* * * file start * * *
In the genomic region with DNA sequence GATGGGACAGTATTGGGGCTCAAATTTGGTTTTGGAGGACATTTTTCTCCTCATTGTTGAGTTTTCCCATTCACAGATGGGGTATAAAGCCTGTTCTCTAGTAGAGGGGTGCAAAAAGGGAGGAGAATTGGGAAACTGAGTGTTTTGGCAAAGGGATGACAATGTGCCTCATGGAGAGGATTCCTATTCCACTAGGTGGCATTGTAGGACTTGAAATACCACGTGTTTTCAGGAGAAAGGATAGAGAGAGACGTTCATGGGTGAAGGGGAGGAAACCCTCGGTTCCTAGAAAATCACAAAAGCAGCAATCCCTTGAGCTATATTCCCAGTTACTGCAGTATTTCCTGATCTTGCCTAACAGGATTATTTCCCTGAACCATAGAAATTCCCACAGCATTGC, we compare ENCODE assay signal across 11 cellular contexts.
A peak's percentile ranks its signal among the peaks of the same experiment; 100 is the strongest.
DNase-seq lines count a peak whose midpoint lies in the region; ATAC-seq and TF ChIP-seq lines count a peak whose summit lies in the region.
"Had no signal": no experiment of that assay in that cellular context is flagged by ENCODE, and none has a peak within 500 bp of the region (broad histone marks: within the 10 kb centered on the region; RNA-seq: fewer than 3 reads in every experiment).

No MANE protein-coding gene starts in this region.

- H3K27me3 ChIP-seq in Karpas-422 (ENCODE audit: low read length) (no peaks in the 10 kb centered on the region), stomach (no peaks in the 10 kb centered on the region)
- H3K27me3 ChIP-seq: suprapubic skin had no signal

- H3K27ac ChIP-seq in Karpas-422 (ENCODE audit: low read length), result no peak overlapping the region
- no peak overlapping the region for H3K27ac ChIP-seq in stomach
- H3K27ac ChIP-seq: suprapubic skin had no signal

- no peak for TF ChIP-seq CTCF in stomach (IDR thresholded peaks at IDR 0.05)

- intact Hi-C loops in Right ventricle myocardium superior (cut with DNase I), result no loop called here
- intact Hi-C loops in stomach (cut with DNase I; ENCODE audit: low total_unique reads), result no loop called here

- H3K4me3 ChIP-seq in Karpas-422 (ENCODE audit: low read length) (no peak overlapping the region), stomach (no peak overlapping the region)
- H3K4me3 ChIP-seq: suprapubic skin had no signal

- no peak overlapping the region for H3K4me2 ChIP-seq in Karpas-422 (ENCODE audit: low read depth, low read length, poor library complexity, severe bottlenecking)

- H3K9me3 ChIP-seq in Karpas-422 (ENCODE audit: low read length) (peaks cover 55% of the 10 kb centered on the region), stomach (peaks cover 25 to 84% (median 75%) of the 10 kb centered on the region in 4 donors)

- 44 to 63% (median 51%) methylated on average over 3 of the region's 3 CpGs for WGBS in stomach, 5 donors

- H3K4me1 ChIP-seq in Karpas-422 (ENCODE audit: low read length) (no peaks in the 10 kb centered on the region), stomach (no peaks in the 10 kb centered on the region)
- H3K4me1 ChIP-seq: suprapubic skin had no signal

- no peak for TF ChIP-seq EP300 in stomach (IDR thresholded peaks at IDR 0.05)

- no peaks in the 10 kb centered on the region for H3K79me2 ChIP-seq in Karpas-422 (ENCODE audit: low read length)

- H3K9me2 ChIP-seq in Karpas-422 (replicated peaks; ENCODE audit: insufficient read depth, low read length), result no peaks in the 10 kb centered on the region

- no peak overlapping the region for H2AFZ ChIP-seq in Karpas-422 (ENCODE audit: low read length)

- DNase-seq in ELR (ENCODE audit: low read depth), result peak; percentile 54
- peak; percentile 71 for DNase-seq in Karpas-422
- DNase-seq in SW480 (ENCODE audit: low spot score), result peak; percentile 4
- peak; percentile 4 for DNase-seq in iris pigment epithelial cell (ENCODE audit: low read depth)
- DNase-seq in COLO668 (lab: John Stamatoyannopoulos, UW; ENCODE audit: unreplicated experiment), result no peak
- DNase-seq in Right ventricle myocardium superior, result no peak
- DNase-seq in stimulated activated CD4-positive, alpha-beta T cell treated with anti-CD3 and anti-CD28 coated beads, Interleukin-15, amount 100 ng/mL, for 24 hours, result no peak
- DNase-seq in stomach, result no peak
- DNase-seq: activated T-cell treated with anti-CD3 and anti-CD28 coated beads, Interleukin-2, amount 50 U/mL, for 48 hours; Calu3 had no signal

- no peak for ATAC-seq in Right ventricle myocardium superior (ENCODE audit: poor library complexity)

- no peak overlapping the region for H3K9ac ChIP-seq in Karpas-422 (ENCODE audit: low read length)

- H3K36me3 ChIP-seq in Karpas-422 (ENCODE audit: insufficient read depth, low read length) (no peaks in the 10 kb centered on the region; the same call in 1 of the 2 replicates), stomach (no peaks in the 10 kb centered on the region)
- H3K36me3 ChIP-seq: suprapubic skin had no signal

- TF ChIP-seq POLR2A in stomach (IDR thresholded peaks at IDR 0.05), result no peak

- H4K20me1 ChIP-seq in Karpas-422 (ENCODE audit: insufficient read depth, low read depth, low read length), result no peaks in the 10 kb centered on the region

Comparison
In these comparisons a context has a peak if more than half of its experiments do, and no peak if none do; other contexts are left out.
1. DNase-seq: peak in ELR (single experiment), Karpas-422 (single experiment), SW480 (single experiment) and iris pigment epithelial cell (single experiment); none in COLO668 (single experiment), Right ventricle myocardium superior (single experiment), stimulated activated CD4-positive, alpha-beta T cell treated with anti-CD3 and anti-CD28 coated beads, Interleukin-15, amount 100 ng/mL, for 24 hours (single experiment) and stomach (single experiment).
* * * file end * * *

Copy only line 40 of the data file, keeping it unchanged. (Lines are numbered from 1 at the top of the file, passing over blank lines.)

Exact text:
Comparison